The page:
Sadar Diwani Adalat Courts were considered to be the apex court to address all civil disputes in the province. These courts were equipped with the authority to have original as well as appellate jurisdiction. These Courts heard appeals from Mofussil Diwani Adalat Courts. These courts were equipped with the authority to hear matters involving dispute of over Rs 500.

These Courts levied a charge of five percent of the amount of dispute on the concerned petition or appeal. Adar Diwani Adalat Courts were presided by the governor and his council. Sadar Diwani Adalat Court was established in the presidency town of Calcutta. The Court had its first trial on 17th March, 1773.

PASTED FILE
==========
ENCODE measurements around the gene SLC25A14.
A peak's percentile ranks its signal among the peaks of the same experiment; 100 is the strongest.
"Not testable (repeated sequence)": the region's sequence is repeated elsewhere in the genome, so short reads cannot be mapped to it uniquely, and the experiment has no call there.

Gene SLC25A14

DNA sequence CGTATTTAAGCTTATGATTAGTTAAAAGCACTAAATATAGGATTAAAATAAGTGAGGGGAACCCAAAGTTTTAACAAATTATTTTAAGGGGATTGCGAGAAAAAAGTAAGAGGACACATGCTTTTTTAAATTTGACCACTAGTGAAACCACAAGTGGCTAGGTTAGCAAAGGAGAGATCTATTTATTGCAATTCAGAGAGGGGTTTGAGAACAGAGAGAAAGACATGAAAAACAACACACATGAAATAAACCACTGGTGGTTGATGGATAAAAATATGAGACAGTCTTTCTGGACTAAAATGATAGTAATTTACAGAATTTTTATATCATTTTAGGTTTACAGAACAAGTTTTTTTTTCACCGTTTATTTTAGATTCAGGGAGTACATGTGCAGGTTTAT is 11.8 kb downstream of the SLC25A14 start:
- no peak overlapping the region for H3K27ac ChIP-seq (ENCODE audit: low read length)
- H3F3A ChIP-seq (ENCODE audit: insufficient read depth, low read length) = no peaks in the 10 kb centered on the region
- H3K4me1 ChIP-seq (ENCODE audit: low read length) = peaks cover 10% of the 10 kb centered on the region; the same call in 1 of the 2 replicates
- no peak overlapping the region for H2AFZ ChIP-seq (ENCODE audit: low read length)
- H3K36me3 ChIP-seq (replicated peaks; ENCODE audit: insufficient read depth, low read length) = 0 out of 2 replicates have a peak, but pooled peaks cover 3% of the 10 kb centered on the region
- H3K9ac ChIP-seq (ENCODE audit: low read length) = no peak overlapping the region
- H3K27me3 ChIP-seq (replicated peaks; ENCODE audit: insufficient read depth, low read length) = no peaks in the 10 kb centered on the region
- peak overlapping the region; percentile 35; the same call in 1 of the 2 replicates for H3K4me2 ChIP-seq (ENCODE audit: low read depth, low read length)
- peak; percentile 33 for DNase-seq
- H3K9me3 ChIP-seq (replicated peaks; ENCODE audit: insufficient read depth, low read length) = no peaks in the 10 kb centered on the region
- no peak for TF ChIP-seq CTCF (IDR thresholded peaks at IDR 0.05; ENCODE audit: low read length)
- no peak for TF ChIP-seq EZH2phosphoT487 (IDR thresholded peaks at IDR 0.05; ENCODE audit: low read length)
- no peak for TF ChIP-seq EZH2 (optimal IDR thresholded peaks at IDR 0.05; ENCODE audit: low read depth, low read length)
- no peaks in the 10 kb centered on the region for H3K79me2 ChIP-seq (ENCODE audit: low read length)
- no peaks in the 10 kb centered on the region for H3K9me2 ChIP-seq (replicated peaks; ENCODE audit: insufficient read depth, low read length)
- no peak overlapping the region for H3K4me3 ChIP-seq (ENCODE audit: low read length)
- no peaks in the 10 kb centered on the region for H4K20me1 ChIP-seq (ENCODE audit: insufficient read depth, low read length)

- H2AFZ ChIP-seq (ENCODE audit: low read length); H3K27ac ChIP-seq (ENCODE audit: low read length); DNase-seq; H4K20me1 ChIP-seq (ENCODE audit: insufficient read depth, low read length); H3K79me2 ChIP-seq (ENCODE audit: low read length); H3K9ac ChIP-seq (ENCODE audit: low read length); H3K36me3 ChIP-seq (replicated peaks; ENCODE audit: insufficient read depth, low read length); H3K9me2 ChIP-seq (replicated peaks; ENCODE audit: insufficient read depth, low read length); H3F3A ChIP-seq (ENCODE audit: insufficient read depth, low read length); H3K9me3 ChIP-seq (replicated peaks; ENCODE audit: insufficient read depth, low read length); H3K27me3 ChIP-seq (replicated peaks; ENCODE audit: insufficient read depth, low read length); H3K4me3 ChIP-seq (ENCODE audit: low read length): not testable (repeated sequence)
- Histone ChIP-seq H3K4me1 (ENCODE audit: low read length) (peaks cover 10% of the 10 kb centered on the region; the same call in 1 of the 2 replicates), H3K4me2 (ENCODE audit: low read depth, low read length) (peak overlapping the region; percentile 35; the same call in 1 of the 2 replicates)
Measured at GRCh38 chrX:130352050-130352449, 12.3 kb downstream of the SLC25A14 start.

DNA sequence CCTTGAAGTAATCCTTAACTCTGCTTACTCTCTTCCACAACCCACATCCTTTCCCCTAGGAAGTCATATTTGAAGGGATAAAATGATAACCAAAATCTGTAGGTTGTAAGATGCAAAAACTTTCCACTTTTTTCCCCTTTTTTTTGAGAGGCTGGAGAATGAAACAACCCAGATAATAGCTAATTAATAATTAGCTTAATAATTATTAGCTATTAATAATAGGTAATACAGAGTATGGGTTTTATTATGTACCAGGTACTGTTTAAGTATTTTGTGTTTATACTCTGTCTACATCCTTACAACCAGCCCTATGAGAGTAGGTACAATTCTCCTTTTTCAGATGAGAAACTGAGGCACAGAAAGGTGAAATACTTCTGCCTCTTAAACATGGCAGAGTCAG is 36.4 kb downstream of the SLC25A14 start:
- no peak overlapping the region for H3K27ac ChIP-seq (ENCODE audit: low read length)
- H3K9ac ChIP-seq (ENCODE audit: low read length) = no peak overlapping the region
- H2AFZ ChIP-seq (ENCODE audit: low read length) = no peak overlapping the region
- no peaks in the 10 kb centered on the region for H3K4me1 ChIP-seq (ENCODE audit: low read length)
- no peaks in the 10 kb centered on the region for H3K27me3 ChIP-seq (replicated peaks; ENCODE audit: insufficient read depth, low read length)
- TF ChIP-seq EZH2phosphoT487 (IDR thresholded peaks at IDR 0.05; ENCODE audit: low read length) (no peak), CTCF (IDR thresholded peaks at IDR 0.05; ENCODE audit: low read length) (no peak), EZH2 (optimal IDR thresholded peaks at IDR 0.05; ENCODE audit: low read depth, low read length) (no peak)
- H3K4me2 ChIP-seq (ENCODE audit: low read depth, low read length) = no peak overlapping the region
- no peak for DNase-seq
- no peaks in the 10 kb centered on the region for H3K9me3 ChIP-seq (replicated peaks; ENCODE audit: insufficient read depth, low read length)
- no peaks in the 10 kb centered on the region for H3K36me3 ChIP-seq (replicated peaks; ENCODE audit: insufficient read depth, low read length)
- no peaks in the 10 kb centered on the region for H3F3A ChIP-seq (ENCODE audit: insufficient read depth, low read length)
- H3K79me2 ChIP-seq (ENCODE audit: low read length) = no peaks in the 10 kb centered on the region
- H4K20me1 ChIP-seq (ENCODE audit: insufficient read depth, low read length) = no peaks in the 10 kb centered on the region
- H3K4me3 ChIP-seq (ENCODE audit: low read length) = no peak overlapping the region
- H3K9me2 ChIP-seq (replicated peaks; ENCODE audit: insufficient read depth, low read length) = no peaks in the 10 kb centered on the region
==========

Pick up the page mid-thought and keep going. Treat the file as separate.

Sadar Nizamat Adalat Courts:

Sadar Nizamat Adalat Court was the apex court for providing justice in criminal cases in the province. These Courts have the authority to deal in both original as well as appellate jurisdiction.

These Courts have the final authority to decide over cases of death sentence and forfeiture of property. In cases of death sentence, the death warrant was drafted by the Sadar Nizamat Adalat Court and it was to be signed by the Nawab as the head of the Nizamat providing his approval.

This court was presided over by Daroga-I-Adalat who used to perform the duties since he was the judge of this courtroom. He was being assisted through a chief Kazi, the chief Mufti and 3 Moulvies. It was very much similar to Mofussil Nizamat Adalat, there was a supervisory authority in the position of the of Governor-in-Council who used to maintain a and monitor over the functioning of this court. It was earlier established in Calcutta but subsequently later shifted to Murshidabad, where the Nawab resided, so that they can lessen the time and energy which is used there to get his signature in instances of death sentences.